Alternatively, facility managers may opt for the "air out," in which VOC-emitting materials are unrolled in well-ventilated warehouses prior to installation. For wall systems, factory-applied paints or coatings are another option.
Despite these measures, circumstances may prompt owners to "flush out" the building prior to occupancy – an activity that forces large volumes of outdoor air through the facility for periods of 3 to 90 days, depending on outdoor temperatures. Recommended air volumes vary. At a minimum, the Health Effects Group advises owners to ventilate their buildings at a rate that produces 100-percent air change each hour.
Although owners can achieve LEED credits for a flush out, many building contractors and HVAC suppliers don’t recommend it, and with good reason, says Turner. "HVAC equipment isn’t designed for flush outs," he says. Among other problems, the flush out may overwhelm the system with moisture and particulates, leading to excessive mold growth.
Turner and others are promoting an IAQ test method as an alternative to the flush out. "Assuming that low-emitting products have been specified, there’s a good chance a facility will pass," he says.
A Time to Vent?
Although the best way to control VOC emissions is at their source, even resilient flooring and other environmentally friendly systems may emit gases, depending on how they are cleaned or treated. Likewise, the stuff of upholstered furniture – including polyurethane foam, adhesives, and thermoplastic rubbers – emit formaldehyde and other VOCs. Nor are solid wood alternatives entirely immune, because stains, waxes, and other coatings may emit VOCs.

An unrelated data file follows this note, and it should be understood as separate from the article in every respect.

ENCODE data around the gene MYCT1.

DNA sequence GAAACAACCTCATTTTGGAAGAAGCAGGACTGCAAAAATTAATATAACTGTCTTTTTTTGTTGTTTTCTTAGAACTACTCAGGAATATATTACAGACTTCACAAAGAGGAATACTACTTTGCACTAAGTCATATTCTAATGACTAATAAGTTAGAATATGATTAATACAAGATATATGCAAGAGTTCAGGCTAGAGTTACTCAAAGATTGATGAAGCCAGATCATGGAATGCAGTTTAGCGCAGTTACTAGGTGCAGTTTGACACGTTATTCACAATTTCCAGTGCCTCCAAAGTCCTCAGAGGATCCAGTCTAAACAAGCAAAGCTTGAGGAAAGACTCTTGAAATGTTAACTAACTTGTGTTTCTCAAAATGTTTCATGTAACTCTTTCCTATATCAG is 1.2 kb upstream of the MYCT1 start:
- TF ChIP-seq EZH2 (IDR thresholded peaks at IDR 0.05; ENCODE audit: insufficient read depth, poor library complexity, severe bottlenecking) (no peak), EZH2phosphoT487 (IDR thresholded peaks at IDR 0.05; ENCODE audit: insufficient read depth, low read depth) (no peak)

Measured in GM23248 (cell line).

Chief among the culprits are engineered wood products, which can off-gas for up to six months or longer, according to Newton.
The list goes on. Depending on the presence of other pollutants, including mold and carbon dioxide, building owners may have little choice but to address complaints with ventilation. ASHRAE currently recommends 17 cubic feet per minute (cfm) for offices, although a Finnish study of 400 workers in 14 mechanically ventilated office buildings indicates that outdoor ventilation rates below 32 to 53 cfm increase the risk of problems.
France requires buildings to supply ventilation in amounts three times that of U.S. buildings. However, French studies show that increasing the supply of outdoor air doesn’t necessarily reduce worker complaints.
In the United States, office buildings are awarded LEED credits for exceeding the ASHRAE standard by 30 percent. Depending on the equipment, owners again run the risk of overtaxing their HVAC systems, thereby undermining efforts to improve IAQ, says Turner.
Varying findings and recommendations among jurisdictions may be a function of several factors, including building location, according to Newton. "Increased ventilation may introduce outdoor pollutants to work spaces if the building is sited in congested urban areas, such as New York," she says. Occupancy is another issue. "If office space is overcrowded, excess carbon dioxide becomes a problem."
In good times, the majority of building owners are more than willing to comply with ASHRAE ventilation standards. In bad, some aren’t, says Newton. "It tends to cycle, depending on the economy."
Green initiatives to reduce energy consumption may further confuse the issue. Turner acknowledges that owners must strike an appropriate balance between health and environmental concerns.
Those that don’t, he says, "are being penny wise and pound foolish."
John Gregerson is a contributing editor from Chicago.